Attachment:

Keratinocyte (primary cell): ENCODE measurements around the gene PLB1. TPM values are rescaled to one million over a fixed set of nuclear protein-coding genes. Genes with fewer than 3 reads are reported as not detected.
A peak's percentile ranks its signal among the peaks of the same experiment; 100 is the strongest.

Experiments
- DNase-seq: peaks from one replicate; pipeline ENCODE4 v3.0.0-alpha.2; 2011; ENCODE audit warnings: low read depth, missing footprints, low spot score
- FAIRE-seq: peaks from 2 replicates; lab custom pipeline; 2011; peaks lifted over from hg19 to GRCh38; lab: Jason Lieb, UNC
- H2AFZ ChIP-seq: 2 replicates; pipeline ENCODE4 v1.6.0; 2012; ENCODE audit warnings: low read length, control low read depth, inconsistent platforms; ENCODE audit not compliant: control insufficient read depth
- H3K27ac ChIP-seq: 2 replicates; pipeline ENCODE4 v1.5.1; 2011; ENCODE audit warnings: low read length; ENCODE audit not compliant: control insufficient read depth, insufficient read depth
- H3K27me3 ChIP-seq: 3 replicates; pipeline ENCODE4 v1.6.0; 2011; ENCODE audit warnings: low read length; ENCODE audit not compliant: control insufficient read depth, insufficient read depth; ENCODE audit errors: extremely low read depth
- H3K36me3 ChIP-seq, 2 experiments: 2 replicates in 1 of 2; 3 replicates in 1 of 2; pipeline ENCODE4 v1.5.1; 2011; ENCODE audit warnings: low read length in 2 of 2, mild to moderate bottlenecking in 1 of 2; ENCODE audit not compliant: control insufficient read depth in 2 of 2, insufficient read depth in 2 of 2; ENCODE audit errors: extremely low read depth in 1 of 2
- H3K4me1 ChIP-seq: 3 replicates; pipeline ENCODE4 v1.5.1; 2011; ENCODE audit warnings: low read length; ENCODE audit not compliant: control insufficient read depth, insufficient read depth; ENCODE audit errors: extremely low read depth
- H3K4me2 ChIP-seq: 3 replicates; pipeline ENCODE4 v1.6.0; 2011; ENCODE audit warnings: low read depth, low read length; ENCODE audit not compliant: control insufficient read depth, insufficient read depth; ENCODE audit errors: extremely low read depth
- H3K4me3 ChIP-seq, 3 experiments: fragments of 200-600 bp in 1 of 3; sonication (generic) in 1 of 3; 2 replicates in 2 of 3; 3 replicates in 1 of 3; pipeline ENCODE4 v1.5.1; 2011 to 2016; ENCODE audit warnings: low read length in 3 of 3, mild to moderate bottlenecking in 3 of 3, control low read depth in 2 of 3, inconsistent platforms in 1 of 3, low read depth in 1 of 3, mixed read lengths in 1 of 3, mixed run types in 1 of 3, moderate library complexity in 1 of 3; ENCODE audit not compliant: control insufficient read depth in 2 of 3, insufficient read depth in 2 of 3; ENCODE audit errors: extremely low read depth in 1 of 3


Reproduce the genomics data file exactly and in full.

Keratinocyte (primary cell): ENCODE measurements around the gene PLB1. TPM values are rescaled to one million over a fixed set of nuclear protein-coding genes. Genes with fewer than 3 reads are reported as not detected.
A peak's percentile ranks its signal among the peaks of the same experiment; 100 is the strongest.

Experiments
- DNase-seq: peaks from one replicate; pipeline ENCODE4 v3.0.0-alpha.2; 2011; ENCODE audit warnings: low read depth, missing footprints, low spot score
- FAIRE-seq: peaks from 2 replicates; lab custom pipeline; 2011; peaks lifted over from hg19 to GRCh38; lab: Jason Lieb, UNC
- H2AFZ ChIP-seq: 2 replicates; pipeline ENCODE4 v1.6.0; 2012; ENCODE audit warnings: low read length, control low read depth, inconsistent platforms; ENCODE audit not compliant: control insufficient read depth
- H3K27ac ChIP-seq: 2 replicates; pipeline ENCODE4 v1.5.1; 2011; ENCODE audit warnings: low read length; ENCODE audit not compliant: control insufficient read depth, insufficient read depth
- H3K27me3 ChIP-seq: 3 replicates; pipeline ENCODE4 v1.6.0; 2011; ENCODE audit warnings: low read length; ENCODE audit not compliant: control insufficient read depth, insufficient read depth; ENCODE audit errors: extremely low read depth
- H3K36me3 ChIP-seq, 2 experiments: 2 replicates in 1 of 2; 3 replicates in 1 of 2; pipeline ENCODE4 v1.5.1; 2011; ENCODE audit warnings: low read length in 2 of 2, mild to moderate bottlenecking in 1 of 2; ENCODE audit not compliant: control insufficient read depth in 2 of 2, insufficient read depth in 2 of 2; ENCODE audit errors: extremely low read depth in 1 of 2
- H3K4me1 ChIP-seq: 3 replicates; pipeline ENCODE4 v1.5.1; 2011; ENCODE audit warnings: low read length; ENCODE audit not compliant: control insufficient read depth, insufficient read depth; ENCODE audit errors: extremely low read depth
- H3K4me2 ChIP-seq: 3 replicates; pipeline ENCODE4 v1.6.0; 2011; ENCODE audit warnings: low read depth, low read length; ENCODE audit not compliant: control insufficient read depth, insufficient read depth; ENCODE audit errors: extremely low read depth
- H3K4me3 ChIP-seq, 3 experiments: fragments of 200-600 bp in 1 of 3; sonication (generic) in 1 of 3; 2 replicates in 2 of 3; 3 replicates in 1 of 3; pipeline ENCODE4 v1.5.1; 2011 to 2016; ENCODE audit warnings: low read length in 3 of 3, mild to moderate bottlenecking in 3 of 3, control low read depth in 2 of 3, inconsistent platforms in 1 of 3, low read depth in 1 of 3, mixed read lengths in 1 of 3, mixed run types in 1 of 3, moderate library complexity in 1 of 3; ENCODE audit not compliant: control insufficient read depth in 2 of 3, insufficient read depth in 2 of 3; ENCODE audit errors: extremely low read depth in 1 of 3